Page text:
Thursday, April 28, 2016

Another Successful Year of Operation Read

Operation Read is a district-wide trivia-bowl type competition for 4th-6th grade students.  All of the questions come from the current year's ten Golden Sower nominees (the Golden Sower is Nebraska's Children's Choice Book Award).  Students work together with their team of 3-5 to tell the titles of the books that correspond with the questions that are always phrased, "In which book..."  One of the questions from this year's competition was "In which book is there a life-sized statue of a character?"  This statue was only briefly mentioned in the book Escape from Lemoncello's Library.  

The students spend countless hours reading in preparation for this competition.  They have to read at least four of the ten books, but many read more than that and even read them more than once.  This truly is a remarkable event to be able to offer our students.  That they would get excited about reading is something we should all celebrate!  We had 215 students on 48 teams with each elementary school represented at our competition and hope to see the enthusiasm for this event continue to grow!

Congratulations to the team from Belleaire that took home the trophy this year! 

Thursday, April 21, 2016

Using Seesaw to Create, Curate, Collaborate and Connect in the K-12 Classroom

As access to technology continues to grow in K-12 classrooms, teachers look for different ways to check for understanding, curate student work, collaborate and share. Teachers look for ways to “get into” the minds of the student to understand their learning process. They look for ways to bridge the gap between home and school in a 1:1 classroom. How will they curate work efficiently in a digital classroom? How about collaborating and building a sense of community in a technology driven classroom? Seesaw: The Learning Journal has provided answers to many of these questions. With its ease of use and limitless possibilities, Seesaw allows students to easily create and curate content while collaborating and connecting with classmates and parents.

In this blog post, I shared the basics of implementing and using portfolios with your students. One of our favorite apps/websites to use is Seesaw. We have seen the use of Seesaw grow in Bellevue Public Schools and it is now being used in many of our K-12 classrooms. So, what makes Seesaw so powerful? Here are 4 ways to use Seesaw in the K-12 classroom.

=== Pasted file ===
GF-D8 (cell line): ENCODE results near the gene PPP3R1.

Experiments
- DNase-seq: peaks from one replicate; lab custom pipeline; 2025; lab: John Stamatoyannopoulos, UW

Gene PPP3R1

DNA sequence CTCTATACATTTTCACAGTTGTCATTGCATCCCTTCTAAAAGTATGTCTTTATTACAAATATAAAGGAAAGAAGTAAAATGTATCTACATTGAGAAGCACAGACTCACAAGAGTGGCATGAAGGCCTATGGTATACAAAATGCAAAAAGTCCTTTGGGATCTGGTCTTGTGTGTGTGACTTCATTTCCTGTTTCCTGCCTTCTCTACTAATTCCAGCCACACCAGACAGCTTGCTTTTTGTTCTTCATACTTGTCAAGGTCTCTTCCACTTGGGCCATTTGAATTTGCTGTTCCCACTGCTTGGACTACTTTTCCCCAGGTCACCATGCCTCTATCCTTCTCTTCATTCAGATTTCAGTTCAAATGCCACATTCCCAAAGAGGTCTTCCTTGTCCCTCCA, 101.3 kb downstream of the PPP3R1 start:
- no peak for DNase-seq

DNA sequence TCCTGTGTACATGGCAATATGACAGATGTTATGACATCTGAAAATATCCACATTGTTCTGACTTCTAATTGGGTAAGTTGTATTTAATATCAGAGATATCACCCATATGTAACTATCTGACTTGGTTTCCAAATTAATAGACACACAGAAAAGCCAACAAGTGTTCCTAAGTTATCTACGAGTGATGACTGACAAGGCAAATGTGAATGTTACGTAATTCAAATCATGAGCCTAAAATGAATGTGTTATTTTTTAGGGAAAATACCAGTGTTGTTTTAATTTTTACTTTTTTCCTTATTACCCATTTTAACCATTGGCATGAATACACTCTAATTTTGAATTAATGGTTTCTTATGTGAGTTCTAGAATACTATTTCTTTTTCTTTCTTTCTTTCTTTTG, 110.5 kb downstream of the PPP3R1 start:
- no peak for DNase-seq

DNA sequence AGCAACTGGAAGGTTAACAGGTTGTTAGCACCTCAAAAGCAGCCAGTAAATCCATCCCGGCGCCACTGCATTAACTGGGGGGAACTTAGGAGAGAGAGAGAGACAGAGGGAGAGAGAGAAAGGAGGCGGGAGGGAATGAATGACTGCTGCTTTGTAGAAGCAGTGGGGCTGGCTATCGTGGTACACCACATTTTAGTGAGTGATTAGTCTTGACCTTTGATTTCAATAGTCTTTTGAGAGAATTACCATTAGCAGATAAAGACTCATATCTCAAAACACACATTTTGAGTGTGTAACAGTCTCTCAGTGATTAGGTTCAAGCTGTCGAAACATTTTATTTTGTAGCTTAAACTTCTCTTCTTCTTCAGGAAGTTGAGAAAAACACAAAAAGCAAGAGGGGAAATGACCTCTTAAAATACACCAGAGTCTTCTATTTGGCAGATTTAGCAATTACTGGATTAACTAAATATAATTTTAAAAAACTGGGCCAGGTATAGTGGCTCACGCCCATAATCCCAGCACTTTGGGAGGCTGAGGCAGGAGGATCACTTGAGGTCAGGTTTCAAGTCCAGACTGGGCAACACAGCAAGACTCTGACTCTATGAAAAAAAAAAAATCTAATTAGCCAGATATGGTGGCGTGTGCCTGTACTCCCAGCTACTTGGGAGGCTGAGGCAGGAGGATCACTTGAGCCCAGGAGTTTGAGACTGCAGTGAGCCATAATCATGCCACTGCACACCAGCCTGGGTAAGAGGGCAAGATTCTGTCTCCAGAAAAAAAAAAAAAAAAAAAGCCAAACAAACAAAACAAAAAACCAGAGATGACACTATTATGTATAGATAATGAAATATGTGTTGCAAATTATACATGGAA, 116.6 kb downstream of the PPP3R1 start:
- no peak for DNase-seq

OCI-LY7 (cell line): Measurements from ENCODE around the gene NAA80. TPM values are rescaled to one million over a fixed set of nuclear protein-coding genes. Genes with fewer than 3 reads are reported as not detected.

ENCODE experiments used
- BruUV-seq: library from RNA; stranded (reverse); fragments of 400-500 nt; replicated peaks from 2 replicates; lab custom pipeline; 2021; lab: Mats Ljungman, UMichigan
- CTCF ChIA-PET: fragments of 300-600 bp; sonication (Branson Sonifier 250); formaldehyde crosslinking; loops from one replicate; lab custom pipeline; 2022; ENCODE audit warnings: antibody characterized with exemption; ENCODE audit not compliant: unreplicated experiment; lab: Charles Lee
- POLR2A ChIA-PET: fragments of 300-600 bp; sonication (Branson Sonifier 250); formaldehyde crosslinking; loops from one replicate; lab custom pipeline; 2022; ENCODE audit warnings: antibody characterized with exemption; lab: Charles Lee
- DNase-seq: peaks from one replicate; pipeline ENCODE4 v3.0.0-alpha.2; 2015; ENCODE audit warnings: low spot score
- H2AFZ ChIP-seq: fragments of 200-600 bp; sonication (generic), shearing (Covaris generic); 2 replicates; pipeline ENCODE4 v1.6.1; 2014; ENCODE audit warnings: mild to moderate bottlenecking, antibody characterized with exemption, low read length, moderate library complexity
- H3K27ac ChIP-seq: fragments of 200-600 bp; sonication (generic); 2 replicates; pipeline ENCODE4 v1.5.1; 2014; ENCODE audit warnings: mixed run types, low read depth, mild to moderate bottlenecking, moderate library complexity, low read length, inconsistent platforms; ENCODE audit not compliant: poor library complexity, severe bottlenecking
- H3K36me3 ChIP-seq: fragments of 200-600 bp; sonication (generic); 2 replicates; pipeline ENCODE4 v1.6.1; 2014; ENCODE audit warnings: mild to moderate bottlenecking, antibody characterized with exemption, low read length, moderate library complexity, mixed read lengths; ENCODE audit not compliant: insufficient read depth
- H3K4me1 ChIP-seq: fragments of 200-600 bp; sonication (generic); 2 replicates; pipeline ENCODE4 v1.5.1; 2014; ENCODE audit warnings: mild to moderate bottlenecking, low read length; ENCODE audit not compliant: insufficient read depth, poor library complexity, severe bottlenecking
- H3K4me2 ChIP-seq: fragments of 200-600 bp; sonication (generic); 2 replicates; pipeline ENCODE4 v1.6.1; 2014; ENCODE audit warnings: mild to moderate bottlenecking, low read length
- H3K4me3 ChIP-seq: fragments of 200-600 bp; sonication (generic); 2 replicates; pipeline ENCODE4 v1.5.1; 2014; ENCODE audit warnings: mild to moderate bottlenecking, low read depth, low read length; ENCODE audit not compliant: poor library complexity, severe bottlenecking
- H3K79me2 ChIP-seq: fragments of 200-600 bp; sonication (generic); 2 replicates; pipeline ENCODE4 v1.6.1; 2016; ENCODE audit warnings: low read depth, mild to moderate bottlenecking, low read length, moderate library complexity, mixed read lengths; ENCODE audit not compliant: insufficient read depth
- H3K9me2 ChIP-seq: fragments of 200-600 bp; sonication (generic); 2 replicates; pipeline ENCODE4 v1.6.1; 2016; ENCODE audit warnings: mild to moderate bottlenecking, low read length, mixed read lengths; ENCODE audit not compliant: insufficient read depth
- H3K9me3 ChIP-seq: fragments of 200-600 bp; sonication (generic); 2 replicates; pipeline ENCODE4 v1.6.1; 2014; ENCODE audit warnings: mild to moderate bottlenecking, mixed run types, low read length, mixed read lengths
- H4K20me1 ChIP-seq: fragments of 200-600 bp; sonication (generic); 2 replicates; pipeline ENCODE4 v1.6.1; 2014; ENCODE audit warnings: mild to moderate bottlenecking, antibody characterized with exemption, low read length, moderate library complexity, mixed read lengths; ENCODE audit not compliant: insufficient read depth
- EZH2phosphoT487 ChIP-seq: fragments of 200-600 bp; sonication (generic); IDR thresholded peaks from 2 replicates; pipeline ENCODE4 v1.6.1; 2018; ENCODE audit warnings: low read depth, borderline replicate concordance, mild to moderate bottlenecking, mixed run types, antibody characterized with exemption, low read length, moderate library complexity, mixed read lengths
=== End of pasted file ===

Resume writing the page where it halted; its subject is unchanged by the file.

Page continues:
Creating (Multiple Apps, Images, Paper Samples, Reflection)
The possibilities that Seesaw allows for creation are limitless. Seesaw gives students the ability to create and upload their work from over 100 apps. What if you have a colorful graph that students created on paper? No problem, take a picture and upload it to Seesaw. Even better, if you want the students to explain their graph, have them upload the graph to Seesaw and record their voice explaining their findings. Bring in images such as maps and math problems for students to mark up and complete their work. Have students record themselves reading a story they have written while a picture that they drew is showing on the screen. Students need to learn how to balance a budget? Upload a picture of a worksheet or an image from the web and have them complete the budget, share with classmates and ask for help it needed. Another game changing use of Seesaw is having students use the whiteboard feature to reflect on their learning. After completing a math lesson, students can open the whiteboard and work a problem while explaining how to do it. Reflection is such an important component in the learning process and Seesaw makes it easy. The possibilities for creation are endless.